First, congratulations and welcome. You’re in for a fun ride. Many opportunities to explore your potential are waiting for you. Yes, there are terrible bosses in this domain too, but the demand for competent programmers is high enough for you to pick and choose.
Your first job will unlikely be joining your dream company, but you must start somewhere. Whatever your first job, be a sponge, listen more, talk less, and don’t outshine your coworkers. You’re there to reach a common goal, not to gain praise. If you do things right, the praise will be a side effect.
If you’re fresh out of college, know that computer science differs from software engineering. I recommend two books to advance your software engineering craft — The Pragmatic Programmer and Refactoring.
Find something that will be challenging but not too challenging. You should know what value you bring and your realistic hourly rate. When you reach a point where you feel your compensation doesn’t match your abilities, ask for a raise or switch companies. No point in staying somewhere you don’t like. You’ll start to feel resentful, which is not good for you or the company.
The job interview is not a formality. It’s a two-way negotiation, so only settle on things you’re ok with. Being too indulgent is not a virtue. How can you defend the company’s interests if you cannot defend yourself? Recommended reading — Salary Negotiation and a list of questions to ask on a job interview.
Almost every company is looking for great people, even if they’re not actively hiring. Reach out; you have nothing to lose. As most people do, don’t write a generic cover letter with your CV attached. Put some effort into it. Visit their website, and get familiar with what they do, what problems they’re trying to solve, their goals, and how you will help achieve them. Rather than saying what they can do for you, say what you can do for them. Give reasonable justifications for what a waste it would be for them not to have you.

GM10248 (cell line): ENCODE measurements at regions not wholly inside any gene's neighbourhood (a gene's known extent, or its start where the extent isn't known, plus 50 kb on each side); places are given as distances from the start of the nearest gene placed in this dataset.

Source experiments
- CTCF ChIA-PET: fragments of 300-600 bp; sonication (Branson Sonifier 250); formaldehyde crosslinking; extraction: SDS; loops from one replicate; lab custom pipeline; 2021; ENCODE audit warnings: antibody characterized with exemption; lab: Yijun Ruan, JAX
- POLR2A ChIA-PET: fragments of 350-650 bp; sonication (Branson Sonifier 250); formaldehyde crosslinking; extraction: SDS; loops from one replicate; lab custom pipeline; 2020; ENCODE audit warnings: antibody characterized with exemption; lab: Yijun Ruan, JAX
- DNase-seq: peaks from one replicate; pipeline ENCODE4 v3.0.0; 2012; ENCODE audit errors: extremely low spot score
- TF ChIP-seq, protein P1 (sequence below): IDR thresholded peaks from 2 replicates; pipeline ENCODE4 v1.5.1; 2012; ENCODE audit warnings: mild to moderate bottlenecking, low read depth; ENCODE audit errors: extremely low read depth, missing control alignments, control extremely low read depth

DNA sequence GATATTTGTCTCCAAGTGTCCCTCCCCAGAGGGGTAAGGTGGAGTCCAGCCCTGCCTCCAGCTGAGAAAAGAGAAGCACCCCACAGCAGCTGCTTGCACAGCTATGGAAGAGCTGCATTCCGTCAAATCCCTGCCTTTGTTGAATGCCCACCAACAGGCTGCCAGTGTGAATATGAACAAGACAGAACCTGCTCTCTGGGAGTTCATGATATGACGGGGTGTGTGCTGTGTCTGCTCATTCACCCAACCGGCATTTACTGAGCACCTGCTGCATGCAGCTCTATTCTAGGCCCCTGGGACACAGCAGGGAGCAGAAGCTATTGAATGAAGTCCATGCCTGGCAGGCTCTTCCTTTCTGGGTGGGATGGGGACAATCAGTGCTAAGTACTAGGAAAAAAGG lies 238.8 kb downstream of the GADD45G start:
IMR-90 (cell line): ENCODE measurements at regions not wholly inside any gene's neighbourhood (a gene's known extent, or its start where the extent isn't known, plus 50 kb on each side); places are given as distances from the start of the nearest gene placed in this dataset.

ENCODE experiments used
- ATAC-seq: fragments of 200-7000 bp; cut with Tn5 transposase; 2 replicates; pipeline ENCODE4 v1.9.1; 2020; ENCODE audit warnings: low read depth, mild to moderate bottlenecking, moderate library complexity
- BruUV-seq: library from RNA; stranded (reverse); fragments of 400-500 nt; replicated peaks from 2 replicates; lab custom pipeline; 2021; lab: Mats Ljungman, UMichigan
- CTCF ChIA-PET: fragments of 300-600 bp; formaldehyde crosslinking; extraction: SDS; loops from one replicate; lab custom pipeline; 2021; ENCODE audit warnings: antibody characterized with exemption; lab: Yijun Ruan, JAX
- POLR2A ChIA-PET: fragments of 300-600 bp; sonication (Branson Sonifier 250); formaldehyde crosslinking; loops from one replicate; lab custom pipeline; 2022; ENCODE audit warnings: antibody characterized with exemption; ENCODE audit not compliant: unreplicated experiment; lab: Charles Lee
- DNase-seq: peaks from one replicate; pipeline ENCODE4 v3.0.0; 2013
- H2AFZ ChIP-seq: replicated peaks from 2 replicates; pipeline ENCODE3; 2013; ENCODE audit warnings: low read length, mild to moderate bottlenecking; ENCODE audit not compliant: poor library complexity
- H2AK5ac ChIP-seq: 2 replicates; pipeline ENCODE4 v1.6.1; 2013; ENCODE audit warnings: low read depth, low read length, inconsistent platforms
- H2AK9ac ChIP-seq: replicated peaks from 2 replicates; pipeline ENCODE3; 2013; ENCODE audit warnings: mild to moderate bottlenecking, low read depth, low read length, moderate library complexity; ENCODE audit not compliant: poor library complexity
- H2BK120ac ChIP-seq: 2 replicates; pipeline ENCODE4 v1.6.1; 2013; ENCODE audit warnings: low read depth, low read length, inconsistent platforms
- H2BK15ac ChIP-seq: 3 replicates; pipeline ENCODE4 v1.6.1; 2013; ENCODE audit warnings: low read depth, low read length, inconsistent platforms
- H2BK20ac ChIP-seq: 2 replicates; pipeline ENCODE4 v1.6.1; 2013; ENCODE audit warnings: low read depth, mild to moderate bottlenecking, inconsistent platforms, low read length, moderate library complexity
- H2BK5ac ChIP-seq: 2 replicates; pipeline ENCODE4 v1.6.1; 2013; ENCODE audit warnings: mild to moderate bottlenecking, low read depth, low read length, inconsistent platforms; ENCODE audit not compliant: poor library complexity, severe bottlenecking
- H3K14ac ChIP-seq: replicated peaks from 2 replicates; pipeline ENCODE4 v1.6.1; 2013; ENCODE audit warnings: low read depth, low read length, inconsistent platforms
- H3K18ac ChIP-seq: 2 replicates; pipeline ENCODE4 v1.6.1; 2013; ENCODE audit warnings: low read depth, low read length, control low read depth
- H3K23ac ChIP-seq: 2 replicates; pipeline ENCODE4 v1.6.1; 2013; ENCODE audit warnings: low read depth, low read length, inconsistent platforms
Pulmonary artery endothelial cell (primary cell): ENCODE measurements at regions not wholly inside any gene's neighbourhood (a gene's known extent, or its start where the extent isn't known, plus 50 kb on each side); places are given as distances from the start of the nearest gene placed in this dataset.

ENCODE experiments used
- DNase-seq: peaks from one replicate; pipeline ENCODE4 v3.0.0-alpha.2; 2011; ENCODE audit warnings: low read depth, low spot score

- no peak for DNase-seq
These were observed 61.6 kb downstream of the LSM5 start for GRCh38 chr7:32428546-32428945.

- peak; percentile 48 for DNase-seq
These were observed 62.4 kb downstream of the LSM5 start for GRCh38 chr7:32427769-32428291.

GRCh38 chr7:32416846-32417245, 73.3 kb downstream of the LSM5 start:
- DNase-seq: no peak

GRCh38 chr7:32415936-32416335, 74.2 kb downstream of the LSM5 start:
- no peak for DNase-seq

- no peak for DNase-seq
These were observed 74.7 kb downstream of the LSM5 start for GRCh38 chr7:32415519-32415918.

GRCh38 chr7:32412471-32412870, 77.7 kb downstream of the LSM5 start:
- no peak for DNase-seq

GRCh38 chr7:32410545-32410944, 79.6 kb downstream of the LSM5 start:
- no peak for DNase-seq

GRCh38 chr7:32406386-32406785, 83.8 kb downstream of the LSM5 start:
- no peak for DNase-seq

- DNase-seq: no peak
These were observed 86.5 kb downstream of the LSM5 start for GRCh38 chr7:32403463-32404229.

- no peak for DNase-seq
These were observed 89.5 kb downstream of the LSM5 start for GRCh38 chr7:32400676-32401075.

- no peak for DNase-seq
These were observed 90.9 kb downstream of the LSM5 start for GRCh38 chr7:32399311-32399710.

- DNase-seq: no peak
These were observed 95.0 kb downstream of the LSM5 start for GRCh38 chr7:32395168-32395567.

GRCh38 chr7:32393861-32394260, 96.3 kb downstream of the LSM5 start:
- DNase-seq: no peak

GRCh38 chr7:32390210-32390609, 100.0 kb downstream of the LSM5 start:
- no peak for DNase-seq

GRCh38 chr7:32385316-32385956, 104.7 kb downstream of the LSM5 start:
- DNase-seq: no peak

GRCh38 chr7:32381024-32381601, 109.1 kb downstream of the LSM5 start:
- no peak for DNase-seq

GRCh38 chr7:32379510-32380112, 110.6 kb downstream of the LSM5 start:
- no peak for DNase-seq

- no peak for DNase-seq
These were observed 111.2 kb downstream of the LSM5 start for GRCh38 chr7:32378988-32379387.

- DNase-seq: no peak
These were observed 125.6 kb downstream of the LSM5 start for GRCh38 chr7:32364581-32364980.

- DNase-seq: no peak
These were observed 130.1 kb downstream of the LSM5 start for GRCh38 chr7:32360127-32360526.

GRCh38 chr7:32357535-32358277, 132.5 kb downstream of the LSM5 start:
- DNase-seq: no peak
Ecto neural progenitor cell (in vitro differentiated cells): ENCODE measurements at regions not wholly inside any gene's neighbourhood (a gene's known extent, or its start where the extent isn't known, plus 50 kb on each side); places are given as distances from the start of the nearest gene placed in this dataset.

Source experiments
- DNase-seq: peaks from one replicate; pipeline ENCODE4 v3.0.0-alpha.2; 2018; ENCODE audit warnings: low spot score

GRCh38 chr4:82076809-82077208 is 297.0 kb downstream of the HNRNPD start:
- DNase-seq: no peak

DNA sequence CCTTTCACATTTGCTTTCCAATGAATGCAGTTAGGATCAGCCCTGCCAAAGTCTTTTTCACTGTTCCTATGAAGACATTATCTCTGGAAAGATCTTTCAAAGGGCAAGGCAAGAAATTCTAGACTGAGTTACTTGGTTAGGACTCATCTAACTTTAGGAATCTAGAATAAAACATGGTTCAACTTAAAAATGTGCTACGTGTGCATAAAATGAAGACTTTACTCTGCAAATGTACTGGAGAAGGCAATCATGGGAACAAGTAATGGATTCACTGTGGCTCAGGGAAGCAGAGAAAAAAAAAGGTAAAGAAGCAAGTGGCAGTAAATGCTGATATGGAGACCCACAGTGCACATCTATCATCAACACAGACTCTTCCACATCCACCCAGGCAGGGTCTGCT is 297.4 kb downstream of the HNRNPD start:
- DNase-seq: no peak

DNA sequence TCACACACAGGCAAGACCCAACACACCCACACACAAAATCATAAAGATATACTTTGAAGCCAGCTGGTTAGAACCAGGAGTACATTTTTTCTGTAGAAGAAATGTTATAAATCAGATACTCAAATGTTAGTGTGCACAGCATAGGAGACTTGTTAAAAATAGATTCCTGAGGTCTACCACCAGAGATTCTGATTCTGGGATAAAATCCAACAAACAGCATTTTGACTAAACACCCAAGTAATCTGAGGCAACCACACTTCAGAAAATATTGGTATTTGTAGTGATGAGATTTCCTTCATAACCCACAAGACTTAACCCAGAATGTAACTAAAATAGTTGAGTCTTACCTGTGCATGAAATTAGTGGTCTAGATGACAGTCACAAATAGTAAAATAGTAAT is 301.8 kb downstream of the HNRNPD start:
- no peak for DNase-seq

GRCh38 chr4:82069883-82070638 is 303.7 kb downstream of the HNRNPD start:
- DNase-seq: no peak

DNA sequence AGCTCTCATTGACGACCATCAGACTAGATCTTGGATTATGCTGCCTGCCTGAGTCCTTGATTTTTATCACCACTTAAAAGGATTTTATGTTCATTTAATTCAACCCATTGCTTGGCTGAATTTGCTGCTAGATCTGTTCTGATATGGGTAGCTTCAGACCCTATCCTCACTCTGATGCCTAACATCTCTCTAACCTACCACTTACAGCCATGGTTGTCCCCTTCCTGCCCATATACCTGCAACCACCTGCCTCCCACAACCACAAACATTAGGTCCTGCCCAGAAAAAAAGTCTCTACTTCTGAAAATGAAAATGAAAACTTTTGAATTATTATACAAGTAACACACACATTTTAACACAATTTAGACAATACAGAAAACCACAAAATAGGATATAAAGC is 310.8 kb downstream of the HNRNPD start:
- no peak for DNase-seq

Think of yourself as not a software developer but a problem solver. When you reach a certain level of expertise, your responsibilities include mentoring, interviewing job candidates, planning, designing APIs, researching technologies that fit requirements, and many more. Thinking of yourself as a problem solver, you can fit any role.
Asking stupid questions is ok. Nobody expects you to be perfect. We all screw up. If you make a mistake, say you made a mistake, what you learned, and how you will fix it. People don’t get fired for making mistakes; they get fired for making mistakes and being quiet about them.
Be bold and ask questions, but don’t go the easy route by outsourcing the thinking part to your teammates. If you get stuck (which you will), isolate the problem, describe it, what you tried, the possible reasons, and potential solutions in as few words as possible while still being understandable. Own your mistakes.
There’s going to be a lot of communication. A lot. Learn how to write. If you’re able to write well, you’re able to think well. Also, know that not all people communicate the same. Some people prefer to be direct, while others don’t mind you asking them how their day is. Oh, and don’t just say “hello” when contacting someone and then putting them on hold.
Having the title of senior developer means nothing. Nobody believes you’re a senior developer just by having “senior” written in the title of your LinkedIn profile. You’ll have to prove it at each interview.
Usually, for junior developers, a senior developer is someone coding for, say, five years. Time is a factor but not the only one. Senior developer has excellent technical skills, owns their shit, adds to the conversation when they have something meaningful to say, is not afraid to challenge ideas, is aware of how their part fits into the big picture, knows there are mundane tasks to do as well, and thinks about improving things beyond their scope of work. If you have these qualities, you won’t have to ask for more responsibilities; responsibilities will come to you.
Best of luck! 💪